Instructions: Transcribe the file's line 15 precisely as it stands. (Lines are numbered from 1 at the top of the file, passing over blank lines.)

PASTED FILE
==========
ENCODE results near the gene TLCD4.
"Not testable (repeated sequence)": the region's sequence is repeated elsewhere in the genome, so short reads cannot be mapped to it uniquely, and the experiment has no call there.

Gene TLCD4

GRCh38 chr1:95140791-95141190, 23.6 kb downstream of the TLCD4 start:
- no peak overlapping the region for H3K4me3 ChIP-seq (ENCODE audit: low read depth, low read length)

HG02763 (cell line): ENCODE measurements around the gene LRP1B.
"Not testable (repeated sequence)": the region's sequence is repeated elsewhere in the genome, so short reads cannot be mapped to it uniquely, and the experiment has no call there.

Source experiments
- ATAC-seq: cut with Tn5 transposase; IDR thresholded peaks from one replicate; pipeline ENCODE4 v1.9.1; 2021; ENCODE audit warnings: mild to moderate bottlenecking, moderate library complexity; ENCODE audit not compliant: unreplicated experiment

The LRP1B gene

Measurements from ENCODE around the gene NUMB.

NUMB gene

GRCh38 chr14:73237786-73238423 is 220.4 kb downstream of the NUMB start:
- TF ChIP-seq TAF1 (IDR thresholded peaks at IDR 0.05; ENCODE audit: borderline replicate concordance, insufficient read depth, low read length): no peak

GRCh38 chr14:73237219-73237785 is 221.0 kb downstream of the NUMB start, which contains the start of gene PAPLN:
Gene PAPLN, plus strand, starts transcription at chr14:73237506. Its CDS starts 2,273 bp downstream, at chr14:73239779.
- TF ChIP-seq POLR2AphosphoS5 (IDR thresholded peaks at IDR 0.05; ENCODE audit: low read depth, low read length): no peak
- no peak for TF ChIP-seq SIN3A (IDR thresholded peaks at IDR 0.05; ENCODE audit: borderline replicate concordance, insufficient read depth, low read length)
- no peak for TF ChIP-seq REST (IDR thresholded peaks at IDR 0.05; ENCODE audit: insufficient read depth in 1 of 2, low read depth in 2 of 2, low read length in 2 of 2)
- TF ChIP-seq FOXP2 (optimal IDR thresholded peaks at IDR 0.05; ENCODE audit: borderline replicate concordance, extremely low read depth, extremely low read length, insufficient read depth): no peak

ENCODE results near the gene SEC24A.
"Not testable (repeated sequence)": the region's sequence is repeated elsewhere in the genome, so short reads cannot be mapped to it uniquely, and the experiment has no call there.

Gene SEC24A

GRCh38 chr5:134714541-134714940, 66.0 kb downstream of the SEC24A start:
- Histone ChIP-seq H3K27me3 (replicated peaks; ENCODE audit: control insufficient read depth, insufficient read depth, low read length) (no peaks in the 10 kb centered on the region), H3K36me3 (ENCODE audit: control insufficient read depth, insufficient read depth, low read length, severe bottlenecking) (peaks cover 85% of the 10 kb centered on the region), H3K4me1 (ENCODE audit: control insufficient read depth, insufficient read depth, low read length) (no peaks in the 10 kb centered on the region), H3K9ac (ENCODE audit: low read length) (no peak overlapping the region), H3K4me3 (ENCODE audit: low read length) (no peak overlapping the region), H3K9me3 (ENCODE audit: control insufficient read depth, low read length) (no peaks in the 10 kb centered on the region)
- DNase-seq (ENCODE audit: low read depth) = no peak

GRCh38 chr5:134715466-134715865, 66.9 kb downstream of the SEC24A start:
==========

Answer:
GRCh38 chr14:73237219-73237785 is 221.0 kb downstream of the NUMB start, which contains the start of gene PAPLN: